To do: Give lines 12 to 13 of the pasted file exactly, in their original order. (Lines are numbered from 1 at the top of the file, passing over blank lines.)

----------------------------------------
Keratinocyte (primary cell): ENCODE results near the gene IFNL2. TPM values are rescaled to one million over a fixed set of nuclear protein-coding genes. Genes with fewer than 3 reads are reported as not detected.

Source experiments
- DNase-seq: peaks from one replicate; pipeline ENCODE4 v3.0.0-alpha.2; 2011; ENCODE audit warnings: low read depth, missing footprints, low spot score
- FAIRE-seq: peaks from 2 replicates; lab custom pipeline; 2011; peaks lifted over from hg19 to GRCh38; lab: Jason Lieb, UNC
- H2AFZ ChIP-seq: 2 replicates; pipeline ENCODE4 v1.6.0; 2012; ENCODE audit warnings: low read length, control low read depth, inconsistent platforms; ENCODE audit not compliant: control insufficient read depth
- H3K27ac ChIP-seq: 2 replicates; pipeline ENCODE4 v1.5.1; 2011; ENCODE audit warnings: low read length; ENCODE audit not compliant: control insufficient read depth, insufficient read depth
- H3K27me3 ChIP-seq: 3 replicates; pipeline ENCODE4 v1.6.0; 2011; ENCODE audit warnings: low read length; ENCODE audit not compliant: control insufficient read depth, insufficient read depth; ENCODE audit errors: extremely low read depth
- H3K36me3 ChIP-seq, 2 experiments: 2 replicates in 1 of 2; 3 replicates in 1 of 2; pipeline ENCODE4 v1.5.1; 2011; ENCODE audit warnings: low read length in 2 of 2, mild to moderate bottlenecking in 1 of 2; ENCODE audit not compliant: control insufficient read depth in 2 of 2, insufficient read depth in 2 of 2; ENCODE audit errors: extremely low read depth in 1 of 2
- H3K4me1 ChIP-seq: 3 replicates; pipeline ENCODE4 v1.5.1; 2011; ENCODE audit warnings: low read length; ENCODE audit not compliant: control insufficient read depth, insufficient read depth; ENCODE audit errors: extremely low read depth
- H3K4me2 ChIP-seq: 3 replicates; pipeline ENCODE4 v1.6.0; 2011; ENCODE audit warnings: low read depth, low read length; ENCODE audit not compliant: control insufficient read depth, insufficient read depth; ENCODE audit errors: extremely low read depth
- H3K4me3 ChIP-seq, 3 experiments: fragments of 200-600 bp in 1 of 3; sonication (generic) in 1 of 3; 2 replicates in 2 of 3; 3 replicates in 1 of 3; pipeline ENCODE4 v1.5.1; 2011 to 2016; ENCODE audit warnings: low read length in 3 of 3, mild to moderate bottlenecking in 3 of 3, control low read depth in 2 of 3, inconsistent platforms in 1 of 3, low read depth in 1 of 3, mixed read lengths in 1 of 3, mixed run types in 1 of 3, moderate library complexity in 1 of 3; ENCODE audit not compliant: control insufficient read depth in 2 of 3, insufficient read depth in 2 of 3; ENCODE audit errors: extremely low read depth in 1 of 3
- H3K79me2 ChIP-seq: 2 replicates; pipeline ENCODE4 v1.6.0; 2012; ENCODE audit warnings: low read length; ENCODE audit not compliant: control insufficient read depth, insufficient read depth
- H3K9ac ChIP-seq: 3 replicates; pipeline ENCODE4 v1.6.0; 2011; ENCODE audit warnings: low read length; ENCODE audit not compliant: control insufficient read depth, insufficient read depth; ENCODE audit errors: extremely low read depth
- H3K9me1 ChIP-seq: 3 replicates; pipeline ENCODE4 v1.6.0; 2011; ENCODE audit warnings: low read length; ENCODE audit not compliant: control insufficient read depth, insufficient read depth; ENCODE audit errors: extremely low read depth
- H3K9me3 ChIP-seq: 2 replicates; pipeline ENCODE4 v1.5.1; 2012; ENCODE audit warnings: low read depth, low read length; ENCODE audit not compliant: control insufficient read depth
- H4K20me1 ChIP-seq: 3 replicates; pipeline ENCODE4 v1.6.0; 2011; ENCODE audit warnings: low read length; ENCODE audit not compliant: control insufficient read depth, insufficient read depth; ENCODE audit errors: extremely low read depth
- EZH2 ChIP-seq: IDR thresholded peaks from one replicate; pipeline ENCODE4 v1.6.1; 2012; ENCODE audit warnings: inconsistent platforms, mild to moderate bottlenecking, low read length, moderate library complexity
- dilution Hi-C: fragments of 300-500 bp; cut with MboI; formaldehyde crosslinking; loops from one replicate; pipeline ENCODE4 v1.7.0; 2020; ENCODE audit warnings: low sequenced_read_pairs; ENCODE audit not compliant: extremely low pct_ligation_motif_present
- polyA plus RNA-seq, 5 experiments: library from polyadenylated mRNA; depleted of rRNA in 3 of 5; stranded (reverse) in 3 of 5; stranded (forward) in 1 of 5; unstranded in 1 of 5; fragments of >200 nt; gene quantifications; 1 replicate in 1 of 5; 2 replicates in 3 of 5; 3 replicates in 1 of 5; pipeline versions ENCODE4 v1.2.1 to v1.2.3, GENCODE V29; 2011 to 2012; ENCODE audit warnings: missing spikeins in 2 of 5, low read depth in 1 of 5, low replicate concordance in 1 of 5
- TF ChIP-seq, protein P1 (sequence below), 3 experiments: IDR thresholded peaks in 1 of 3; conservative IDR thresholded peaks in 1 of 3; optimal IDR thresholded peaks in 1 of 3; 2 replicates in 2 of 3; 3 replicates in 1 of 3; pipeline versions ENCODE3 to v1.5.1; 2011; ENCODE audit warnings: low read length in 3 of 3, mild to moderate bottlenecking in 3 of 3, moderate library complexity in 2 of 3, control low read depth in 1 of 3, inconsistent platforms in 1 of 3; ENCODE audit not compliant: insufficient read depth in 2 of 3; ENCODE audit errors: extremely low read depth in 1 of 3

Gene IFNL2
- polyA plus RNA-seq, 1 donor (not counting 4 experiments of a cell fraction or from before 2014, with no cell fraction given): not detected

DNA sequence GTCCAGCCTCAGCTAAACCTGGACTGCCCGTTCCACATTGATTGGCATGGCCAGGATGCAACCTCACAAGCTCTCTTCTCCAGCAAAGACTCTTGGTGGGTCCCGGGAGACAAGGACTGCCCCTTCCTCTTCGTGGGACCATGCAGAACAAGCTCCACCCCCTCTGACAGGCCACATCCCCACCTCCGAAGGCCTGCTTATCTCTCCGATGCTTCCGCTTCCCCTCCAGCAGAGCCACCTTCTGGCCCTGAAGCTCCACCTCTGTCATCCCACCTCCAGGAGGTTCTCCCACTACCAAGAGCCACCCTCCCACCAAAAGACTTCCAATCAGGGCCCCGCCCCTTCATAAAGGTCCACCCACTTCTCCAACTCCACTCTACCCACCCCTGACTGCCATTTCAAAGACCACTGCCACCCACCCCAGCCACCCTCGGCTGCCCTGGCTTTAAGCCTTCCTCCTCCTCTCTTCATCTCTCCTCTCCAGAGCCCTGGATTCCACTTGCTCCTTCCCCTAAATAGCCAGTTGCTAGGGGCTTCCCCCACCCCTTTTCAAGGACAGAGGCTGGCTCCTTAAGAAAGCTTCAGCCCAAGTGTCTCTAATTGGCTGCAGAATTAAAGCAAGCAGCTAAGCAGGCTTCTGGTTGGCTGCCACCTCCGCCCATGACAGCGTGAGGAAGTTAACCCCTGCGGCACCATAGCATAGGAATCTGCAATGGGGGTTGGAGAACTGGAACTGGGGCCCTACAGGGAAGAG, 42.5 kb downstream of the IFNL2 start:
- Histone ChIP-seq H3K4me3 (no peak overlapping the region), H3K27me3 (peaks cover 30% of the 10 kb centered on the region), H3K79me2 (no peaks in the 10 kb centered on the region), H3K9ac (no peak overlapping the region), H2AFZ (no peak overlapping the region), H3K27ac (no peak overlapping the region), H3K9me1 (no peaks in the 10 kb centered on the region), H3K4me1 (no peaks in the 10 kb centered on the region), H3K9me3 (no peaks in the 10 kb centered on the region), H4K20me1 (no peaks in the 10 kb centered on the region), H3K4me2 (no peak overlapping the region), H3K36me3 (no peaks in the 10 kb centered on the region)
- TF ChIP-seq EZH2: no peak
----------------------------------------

- H3K79me2 ChIP-seq: 2 replicates; pipeline ENCODE4 v1.6.0; 2012; ENCODE audit warnings: low read length; ENCODE audit not compliant: control insufficient read depth, insufficient read depth
- H3K9ac ChIP-seq: 3 replicates; pipeline ENCODE4 v1.6.0; 2011; ENCODE audit warnings: low read length; ENCODE audit not compliant: control insufficient read depth, insufficient read depth; ENCODE audit errors: extremely low read depth